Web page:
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Sportscasting After Tragedy Strikes

posted by Logan Anderson July 18, 2017 0 comments

As sportscasters, we love telling the story of athletes overcoming obstacles. We love to see young men and women play a game, grow as athletes and people, and move on to live happy adult lives. Unfortunately, in the same way that the last-second shot doesn’t always go in, the stories we love don’t always have happy endings. A few weeks ago, a young man from the team I used to cover took his own life. I had briefly met the young man but did not know him well. What I did know was that he was extremely intelligent, had a reputation for kindness, and that it shook many of the players, coaches, and campus in general to the core. The sad story is going to define the upcoming season in many ways and the broadcaster who now covers the team is going to have to navigate that tight rope.

All of the sadness reminded me of a tragedy at the same school that happened just over two years ago, that affected me on a deeper more personal level. Two basketball players passed away in a car accident the summer before the season was about to start. Everyone was obviously devastated but as the cliché goes the show must go on. So what do you do as a sportscaster?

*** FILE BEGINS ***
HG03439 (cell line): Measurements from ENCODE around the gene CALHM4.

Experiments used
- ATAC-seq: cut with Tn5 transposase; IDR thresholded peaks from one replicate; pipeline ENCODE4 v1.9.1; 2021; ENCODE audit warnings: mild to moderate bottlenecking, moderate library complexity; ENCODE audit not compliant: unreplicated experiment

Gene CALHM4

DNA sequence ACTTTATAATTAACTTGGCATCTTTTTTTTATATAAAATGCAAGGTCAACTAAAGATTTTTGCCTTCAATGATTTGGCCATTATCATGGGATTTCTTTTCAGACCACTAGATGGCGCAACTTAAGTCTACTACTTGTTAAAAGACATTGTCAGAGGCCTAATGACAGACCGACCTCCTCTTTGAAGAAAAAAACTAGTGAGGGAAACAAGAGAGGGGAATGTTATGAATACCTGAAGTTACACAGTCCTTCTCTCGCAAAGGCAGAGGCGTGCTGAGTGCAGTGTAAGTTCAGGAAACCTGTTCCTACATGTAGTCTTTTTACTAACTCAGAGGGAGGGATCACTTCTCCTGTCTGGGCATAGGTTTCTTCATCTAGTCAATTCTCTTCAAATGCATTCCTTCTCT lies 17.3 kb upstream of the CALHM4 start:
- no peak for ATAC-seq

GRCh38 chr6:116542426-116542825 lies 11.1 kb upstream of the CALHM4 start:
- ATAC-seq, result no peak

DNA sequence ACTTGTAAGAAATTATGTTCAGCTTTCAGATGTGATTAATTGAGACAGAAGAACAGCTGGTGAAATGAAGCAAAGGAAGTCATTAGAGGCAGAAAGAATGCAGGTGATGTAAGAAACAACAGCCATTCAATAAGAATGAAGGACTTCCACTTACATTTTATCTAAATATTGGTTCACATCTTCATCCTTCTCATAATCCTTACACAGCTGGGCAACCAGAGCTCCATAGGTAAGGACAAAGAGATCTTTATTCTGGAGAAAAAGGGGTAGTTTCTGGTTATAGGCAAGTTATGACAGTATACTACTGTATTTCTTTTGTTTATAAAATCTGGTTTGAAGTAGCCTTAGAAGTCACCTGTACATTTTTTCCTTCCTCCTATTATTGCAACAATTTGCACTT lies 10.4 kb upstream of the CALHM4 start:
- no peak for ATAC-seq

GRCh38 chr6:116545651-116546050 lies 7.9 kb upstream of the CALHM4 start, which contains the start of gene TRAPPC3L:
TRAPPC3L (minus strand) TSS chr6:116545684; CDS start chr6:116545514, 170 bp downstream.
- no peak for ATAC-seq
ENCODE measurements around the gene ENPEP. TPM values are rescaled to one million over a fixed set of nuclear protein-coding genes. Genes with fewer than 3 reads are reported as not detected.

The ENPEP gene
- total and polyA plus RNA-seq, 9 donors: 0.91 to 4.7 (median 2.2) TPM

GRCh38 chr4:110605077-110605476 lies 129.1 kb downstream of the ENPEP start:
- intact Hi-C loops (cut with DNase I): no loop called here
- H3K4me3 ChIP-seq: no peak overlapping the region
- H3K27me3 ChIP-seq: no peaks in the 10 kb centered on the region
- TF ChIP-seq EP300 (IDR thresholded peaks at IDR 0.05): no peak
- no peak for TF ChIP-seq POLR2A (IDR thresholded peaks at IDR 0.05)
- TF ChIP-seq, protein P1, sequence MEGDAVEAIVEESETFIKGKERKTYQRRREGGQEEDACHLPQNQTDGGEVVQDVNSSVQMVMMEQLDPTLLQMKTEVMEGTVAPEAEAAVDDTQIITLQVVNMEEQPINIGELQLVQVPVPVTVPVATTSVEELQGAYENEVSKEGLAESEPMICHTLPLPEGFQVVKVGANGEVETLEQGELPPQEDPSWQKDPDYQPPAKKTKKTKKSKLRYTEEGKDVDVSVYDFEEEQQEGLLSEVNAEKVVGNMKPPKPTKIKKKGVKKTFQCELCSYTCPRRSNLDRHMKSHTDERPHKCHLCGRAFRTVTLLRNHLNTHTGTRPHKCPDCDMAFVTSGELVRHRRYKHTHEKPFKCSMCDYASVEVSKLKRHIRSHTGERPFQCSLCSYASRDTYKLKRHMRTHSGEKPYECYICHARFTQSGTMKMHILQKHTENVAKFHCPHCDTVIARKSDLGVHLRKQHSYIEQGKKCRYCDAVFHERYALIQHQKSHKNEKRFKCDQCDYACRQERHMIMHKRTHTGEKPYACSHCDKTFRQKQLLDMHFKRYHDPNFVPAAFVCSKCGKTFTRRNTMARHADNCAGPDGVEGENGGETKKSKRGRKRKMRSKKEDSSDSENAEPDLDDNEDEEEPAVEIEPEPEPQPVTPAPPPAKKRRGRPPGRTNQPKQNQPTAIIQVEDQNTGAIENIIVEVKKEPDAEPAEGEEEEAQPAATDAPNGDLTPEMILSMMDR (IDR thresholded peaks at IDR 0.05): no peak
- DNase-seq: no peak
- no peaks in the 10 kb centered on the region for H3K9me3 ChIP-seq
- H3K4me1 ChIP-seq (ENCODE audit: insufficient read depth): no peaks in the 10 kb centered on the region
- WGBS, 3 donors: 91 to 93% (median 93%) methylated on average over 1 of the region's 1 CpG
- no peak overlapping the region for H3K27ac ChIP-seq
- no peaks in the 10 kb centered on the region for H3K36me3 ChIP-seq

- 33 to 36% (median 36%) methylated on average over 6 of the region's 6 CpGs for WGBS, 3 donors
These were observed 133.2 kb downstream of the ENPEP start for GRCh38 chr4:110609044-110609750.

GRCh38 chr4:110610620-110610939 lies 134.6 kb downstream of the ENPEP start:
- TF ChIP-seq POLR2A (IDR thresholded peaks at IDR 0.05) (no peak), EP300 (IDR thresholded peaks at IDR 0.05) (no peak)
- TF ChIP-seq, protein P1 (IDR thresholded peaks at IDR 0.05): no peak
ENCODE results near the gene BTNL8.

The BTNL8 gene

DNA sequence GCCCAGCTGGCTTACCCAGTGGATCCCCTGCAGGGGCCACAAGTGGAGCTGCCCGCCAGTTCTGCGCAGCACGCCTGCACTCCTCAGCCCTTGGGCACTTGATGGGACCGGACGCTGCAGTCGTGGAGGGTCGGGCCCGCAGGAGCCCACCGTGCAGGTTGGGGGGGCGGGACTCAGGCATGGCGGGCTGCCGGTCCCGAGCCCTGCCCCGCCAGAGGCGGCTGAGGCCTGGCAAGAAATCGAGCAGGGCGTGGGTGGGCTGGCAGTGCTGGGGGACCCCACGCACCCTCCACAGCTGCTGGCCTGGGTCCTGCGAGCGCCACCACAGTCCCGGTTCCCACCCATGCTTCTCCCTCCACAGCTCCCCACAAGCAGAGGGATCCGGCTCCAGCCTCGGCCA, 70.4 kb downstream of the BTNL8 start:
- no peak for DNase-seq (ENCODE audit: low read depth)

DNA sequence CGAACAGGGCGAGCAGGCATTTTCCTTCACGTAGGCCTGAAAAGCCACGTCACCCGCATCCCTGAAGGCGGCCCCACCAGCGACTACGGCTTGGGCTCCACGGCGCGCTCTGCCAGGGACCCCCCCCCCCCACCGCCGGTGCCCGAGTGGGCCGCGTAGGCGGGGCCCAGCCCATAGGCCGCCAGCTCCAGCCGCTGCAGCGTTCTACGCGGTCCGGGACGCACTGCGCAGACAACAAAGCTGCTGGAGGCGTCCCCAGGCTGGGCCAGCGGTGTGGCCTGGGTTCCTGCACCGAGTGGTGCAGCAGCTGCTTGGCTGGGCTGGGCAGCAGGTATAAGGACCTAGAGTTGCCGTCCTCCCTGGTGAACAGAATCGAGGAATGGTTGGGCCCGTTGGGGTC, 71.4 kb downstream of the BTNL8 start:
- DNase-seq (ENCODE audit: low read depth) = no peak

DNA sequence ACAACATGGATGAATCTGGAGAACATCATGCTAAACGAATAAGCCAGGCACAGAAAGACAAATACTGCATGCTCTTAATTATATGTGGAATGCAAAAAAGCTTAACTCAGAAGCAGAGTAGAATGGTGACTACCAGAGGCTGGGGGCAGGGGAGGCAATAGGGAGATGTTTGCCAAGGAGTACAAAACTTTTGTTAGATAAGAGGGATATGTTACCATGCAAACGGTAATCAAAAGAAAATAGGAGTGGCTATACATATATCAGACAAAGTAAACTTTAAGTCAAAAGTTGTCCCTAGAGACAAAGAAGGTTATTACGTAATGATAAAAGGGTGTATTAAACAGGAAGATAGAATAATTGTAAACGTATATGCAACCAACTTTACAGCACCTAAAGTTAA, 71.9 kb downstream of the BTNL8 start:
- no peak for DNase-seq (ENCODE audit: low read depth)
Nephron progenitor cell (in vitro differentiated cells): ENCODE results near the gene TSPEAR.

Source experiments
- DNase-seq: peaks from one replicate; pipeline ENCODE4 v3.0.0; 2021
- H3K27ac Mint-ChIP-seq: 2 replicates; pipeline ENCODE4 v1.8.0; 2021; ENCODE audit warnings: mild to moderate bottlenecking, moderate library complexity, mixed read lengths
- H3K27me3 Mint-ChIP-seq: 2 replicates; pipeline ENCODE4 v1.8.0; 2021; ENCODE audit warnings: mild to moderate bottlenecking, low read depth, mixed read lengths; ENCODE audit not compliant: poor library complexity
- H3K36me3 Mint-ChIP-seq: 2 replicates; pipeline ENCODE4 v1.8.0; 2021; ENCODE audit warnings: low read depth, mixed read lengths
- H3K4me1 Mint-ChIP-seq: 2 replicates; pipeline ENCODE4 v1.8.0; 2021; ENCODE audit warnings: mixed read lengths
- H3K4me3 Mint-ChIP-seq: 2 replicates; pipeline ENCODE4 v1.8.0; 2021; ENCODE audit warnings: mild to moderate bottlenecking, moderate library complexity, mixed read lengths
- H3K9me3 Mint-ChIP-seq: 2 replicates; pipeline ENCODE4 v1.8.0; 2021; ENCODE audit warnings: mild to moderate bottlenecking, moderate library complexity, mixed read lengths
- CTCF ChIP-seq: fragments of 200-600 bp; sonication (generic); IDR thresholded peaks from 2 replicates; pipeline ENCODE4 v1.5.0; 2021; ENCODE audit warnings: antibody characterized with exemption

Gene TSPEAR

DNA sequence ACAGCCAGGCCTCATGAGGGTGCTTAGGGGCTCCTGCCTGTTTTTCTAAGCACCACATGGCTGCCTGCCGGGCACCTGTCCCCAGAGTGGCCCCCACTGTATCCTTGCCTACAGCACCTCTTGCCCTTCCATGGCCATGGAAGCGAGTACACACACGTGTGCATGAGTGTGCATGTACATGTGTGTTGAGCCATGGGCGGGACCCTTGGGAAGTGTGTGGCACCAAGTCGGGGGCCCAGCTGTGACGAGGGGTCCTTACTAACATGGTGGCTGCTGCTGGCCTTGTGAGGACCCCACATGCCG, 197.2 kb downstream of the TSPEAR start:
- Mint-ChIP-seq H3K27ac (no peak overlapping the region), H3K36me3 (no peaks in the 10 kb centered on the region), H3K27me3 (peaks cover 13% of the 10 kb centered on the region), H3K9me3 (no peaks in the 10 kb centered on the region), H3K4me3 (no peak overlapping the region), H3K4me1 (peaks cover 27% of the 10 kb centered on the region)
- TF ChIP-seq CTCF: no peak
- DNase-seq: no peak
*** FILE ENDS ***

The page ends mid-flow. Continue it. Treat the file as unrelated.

The first decision I made is not to ignore it. I attended both the memorial mass right after it happened and the large memorial service once students got back on campus. I think this is important because I wanted the players and coaches to know that I care about what happened. It was a sincere gesture and I think it meant allot to the team.

During game one of the season there was an emotional pregame ceremony where the numbers of the two deceased players were retired. This gave me an opportunity to spend several minutes explaining what happened to listeners who maybe still had not found out. After this I rarely went in depth into what happened. Instead, I would let the action tell the story. One of the players would point to the sky every time he made a jumper in his honor. When this happened I would say “Student A points to the heavens in honor of Student B, who passed away in a car accident over the summer.” That allowed me to visually show that they were playing with the deceased player weighing heavily on their spirit.

One of the other things I did to pay tribute involved the sales side of the business when I sold a sponsorship designed to pay tribute. I proposed to a local insurance company the idea of donating three dollars to a scholarship fund in the name of the deceased players every time the team made a three pointer. That allowed me to say “$3 going into the Student A & B scholarship fund. Students A & B passed away this summer. If you’re interested in donating yourself, contact the school.”

I hope that everyone who reads this never has to deal with this topic. However, if you’re in the business long enough you probably will. When that time comes, there is no right or wrong way to handle it. The biggest key in my opinion is that whatever you do, it comes from the heart.

To read more on this topic, visit Jon Chelesnik’s post on STAA .

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